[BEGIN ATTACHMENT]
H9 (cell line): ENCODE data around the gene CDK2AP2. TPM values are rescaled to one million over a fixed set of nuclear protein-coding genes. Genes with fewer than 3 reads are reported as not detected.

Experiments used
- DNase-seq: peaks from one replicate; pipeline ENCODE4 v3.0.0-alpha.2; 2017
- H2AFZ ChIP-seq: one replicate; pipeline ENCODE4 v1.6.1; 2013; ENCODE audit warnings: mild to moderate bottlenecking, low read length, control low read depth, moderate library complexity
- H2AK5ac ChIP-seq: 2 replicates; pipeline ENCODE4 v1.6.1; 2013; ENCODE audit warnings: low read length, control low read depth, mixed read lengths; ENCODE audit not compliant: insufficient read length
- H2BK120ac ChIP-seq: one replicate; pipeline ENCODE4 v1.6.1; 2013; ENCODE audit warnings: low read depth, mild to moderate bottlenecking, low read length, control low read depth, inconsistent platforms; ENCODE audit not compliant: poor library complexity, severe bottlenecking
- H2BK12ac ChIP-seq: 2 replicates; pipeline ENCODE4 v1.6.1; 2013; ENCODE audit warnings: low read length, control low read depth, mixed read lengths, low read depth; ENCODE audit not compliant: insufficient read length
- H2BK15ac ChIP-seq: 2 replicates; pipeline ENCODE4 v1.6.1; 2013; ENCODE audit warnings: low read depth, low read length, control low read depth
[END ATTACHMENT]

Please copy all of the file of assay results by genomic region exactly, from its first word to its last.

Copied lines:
H9 (cell line): ENCODE data around the gene CDK2AP2. TPM values are rescaled to one million over a fixed set of nuclear protein-coding genes. Genes with fewer than 3 reads are reported as not detected.

Experiments used
- DNase-seq: peaks from one replicate; pipeline ENCODE4 v3.0.0-alpha.2; 2017
- H2AFZ ChIP-seq: one replicate; pipeline ENCODE4 v1.6.1; 2013; ENCODE audit warnings: mild to moderate bottlenecking, low read length, control low read depth, moderate library complexity
- H2AK5ac ChIP-seq: 2 replicates; pipeline ENCODE4 v1.6.1; 2013; ENCODE audit warnings: low read length, control low read depth, mixed read lengths; ENCODE audit not compliant: insufficient read length
- H2BK120ac ChIP-seq: one replicate; pipeline ENCODE4 v1.6.1; 2013; ENCODE audit warnings: low read depth, mild to moderate bottlenecking, low read length, control low read depth, inconsistent platforms; ENCODE audit not compliant: poor library complexity, severe bottlenecking
- H2BK12ac ChIP-seq: 2 replicates; pipeline ENCODE4 v1.6.1; 2013; ENCODE audit warnings: low read length, control low read depth, mixed read lengths, low read depth; ENCODE audit not compliant: insufficient read length
- H2BK15ac ChIP-seq: 2 replicates; pipeline ENCODE4 v1.6.1; 2013; ENCODE audit warnings: low read depth, low read length, control low read depth